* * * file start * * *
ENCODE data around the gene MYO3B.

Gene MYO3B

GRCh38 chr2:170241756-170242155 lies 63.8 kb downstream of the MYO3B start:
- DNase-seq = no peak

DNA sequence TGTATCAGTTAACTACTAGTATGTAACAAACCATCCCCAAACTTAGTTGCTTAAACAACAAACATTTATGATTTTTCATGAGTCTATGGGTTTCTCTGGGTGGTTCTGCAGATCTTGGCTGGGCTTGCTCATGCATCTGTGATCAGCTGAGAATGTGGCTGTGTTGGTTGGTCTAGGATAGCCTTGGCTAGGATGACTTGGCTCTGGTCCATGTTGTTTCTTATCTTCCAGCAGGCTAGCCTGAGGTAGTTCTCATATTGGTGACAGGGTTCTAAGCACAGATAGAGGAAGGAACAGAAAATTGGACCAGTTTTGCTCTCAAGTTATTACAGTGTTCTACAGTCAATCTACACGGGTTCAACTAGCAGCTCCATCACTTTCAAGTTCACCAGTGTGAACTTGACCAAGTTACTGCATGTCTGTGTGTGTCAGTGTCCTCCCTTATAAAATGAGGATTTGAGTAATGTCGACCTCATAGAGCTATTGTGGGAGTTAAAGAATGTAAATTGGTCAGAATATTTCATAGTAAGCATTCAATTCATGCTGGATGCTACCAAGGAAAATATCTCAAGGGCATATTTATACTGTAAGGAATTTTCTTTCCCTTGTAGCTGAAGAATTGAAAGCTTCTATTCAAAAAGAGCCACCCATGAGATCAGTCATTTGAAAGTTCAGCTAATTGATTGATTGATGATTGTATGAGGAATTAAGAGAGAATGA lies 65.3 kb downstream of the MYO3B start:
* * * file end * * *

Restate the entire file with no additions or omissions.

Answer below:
ENCODE data around the gene MYO3B.

Gene MYO3B

GRCh38 chr2:170241756-170242155 lies 63.8 kb downstream of the MYO3B start:
- DNase-seq = no peak

DNA sequence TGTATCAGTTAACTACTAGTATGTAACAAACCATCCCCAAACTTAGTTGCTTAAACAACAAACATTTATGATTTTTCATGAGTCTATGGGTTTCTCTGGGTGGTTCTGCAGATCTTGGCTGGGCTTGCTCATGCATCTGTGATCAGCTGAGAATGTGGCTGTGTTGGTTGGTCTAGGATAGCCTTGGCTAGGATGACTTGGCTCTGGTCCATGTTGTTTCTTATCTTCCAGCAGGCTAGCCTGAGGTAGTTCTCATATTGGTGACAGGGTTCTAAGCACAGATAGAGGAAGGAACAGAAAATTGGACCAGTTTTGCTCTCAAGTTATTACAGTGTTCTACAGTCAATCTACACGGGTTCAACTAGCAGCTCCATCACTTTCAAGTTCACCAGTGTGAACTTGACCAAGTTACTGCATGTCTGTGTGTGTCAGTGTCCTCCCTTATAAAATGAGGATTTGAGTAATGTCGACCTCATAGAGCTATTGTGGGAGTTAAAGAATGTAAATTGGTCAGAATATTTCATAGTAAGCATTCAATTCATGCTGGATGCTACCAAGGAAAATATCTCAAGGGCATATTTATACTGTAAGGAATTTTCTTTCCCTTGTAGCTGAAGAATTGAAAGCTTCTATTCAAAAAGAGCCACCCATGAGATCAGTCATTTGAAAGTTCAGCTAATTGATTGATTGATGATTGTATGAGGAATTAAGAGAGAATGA lies 65.3 kb downstream of the MYO3B start: